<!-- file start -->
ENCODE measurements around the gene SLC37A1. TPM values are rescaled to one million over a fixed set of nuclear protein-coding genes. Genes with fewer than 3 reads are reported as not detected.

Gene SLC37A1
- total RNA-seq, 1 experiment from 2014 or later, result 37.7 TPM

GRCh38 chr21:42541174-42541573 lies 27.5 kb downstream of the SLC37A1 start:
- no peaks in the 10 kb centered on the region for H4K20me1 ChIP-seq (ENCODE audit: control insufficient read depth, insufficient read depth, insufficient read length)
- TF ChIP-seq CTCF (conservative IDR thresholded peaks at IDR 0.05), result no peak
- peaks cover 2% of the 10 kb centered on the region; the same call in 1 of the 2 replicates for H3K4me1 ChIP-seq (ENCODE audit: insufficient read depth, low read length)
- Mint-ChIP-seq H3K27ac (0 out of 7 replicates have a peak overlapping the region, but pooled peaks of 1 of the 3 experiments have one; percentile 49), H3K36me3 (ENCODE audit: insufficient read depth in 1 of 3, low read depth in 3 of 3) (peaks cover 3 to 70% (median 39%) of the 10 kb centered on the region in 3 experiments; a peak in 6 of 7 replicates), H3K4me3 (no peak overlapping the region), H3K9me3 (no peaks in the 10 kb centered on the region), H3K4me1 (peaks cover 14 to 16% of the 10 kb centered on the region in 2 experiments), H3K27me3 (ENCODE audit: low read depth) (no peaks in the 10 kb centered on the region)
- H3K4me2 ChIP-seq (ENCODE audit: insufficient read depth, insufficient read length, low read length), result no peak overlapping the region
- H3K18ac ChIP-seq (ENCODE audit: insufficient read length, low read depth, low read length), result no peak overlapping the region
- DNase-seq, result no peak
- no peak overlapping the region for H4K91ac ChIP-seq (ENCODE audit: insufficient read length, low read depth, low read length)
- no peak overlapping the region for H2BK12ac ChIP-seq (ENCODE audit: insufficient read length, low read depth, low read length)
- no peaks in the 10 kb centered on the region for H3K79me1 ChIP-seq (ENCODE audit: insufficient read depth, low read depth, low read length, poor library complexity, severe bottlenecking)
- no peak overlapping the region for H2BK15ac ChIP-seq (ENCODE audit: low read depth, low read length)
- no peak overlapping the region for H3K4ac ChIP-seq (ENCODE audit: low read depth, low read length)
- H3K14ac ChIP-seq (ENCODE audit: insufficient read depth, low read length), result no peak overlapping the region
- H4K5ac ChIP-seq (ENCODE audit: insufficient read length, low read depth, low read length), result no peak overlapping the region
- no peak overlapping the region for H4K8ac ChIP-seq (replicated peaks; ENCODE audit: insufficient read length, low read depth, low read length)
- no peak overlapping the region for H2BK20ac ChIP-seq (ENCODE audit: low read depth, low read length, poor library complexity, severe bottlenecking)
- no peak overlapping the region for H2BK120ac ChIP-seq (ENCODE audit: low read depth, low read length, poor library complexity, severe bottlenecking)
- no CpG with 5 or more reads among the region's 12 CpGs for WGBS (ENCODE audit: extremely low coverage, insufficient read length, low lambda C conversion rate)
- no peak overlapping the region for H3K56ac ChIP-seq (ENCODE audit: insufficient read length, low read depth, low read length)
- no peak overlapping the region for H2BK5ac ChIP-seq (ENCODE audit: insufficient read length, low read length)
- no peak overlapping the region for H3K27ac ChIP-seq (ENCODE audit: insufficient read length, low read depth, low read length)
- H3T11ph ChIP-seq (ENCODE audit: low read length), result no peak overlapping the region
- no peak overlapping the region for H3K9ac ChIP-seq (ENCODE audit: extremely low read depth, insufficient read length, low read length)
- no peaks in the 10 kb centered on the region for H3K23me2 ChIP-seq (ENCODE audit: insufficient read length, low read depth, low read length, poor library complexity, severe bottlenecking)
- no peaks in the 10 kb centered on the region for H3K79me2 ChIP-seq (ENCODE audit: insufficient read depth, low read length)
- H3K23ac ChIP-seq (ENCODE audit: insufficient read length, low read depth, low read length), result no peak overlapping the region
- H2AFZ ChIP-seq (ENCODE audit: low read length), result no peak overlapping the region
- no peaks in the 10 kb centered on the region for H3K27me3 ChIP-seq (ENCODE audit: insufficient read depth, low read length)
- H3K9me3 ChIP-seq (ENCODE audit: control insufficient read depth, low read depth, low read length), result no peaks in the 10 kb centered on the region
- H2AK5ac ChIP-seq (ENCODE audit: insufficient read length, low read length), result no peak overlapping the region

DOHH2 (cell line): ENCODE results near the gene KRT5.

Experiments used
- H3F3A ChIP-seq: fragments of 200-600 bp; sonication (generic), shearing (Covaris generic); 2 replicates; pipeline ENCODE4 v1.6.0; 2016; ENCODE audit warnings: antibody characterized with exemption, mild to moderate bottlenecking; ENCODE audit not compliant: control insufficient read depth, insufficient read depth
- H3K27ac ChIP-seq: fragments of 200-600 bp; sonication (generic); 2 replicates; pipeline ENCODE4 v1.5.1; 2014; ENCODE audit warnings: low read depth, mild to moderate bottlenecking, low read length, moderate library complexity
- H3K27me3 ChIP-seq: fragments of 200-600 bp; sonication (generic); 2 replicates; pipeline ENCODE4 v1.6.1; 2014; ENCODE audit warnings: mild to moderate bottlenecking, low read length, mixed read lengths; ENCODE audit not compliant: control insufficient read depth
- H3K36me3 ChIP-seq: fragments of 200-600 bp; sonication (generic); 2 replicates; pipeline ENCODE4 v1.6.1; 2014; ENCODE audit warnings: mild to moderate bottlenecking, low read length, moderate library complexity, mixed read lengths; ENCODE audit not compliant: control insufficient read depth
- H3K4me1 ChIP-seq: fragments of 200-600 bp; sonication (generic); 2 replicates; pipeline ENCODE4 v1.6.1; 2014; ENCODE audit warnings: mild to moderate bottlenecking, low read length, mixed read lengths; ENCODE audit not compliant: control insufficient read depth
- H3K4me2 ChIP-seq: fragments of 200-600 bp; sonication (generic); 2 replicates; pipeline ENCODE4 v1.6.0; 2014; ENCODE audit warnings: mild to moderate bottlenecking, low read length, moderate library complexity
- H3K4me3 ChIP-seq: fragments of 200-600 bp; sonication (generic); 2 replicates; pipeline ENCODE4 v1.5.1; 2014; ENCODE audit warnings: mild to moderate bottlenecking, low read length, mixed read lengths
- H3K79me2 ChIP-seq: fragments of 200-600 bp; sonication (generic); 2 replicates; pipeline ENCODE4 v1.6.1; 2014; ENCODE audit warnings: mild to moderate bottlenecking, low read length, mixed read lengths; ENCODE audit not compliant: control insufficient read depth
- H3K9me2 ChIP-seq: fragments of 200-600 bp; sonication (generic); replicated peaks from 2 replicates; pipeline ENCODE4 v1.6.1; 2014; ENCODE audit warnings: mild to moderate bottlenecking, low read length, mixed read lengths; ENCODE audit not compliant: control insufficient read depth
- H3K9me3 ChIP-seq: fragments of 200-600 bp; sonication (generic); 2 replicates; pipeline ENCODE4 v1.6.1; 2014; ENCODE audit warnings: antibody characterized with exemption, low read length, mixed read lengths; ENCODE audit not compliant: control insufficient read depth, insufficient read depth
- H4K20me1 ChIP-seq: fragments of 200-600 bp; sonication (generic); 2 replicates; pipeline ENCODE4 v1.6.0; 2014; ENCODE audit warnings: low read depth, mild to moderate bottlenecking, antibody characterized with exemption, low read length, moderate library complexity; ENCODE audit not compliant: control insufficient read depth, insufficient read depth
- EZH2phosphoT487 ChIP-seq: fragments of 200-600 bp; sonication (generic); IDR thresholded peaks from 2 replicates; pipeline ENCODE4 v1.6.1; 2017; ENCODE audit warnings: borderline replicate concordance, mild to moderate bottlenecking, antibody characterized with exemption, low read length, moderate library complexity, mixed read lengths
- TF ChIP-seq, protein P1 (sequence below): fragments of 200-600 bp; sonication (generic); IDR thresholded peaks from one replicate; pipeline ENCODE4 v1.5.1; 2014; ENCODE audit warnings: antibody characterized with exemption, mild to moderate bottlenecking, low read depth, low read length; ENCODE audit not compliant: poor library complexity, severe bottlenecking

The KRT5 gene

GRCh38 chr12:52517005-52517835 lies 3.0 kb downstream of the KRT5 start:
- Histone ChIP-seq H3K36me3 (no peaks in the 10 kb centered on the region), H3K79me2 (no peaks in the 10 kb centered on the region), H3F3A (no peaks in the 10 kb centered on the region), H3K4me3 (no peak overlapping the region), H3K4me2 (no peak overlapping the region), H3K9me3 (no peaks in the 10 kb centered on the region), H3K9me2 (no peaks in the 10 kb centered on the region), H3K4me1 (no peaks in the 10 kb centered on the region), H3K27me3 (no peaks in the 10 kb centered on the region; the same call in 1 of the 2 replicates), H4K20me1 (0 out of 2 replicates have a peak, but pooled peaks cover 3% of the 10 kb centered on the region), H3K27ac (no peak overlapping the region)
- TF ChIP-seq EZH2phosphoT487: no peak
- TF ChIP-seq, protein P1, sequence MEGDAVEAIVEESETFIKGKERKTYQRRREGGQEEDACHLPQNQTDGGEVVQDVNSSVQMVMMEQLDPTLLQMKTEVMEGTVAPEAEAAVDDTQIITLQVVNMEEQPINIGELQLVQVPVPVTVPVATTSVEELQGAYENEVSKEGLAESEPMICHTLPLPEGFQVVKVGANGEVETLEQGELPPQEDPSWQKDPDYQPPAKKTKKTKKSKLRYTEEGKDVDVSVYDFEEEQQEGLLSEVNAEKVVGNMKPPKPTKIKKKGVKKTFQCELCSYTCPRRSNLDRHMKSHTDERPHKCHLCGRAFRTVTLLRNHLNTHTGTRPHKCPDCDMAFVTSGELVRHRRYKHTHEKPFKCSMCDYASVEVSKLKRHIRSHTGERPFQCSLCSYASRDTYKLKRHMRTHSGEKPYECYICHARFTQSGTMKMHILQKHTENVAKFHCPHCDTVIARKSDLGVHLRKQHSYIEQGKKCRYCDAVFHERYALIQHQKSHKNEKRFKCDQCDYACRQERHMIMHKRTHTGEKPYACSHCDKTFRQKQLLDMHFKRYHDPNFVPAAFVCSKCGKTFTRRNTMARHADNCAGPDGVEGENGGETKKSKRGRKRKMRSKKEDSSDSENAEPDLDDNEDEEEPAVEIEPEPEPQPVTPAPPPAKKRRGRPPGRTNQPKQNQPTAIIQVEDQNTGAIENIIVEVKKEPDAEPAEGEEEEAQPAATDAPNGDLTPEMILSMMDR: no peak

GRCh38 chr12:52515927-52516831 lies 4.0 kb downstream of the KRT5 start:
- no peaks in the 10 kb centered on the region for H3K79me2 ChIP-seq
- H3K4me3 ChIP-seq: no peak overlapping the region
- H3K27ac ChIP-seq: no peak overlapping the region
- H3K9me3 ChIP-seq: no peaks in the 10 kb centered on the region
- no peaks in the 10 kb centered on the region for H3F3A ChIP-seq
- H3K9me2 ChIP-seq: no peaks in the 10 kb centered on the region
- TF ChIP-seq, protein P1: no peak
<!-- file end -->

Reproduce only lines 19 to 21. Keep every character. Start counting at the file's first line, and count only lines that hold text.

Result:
- no peak overlapping the region for H4K8ac ChIP-seq (replicated peaks; ENCODE audit: insufficient read length, low read depth, low read length)
- no peak overlapping the region for H2BK20ac ChIP-seq (ENCODE audit: low read depth, low read length, poor library complexity, severe bottlenecking)
- no peak overlapping the region for H2BK120ac ChIP-seq (ENCODE audit: low read depth, low read length, poor library complexity, severe bottlenecking)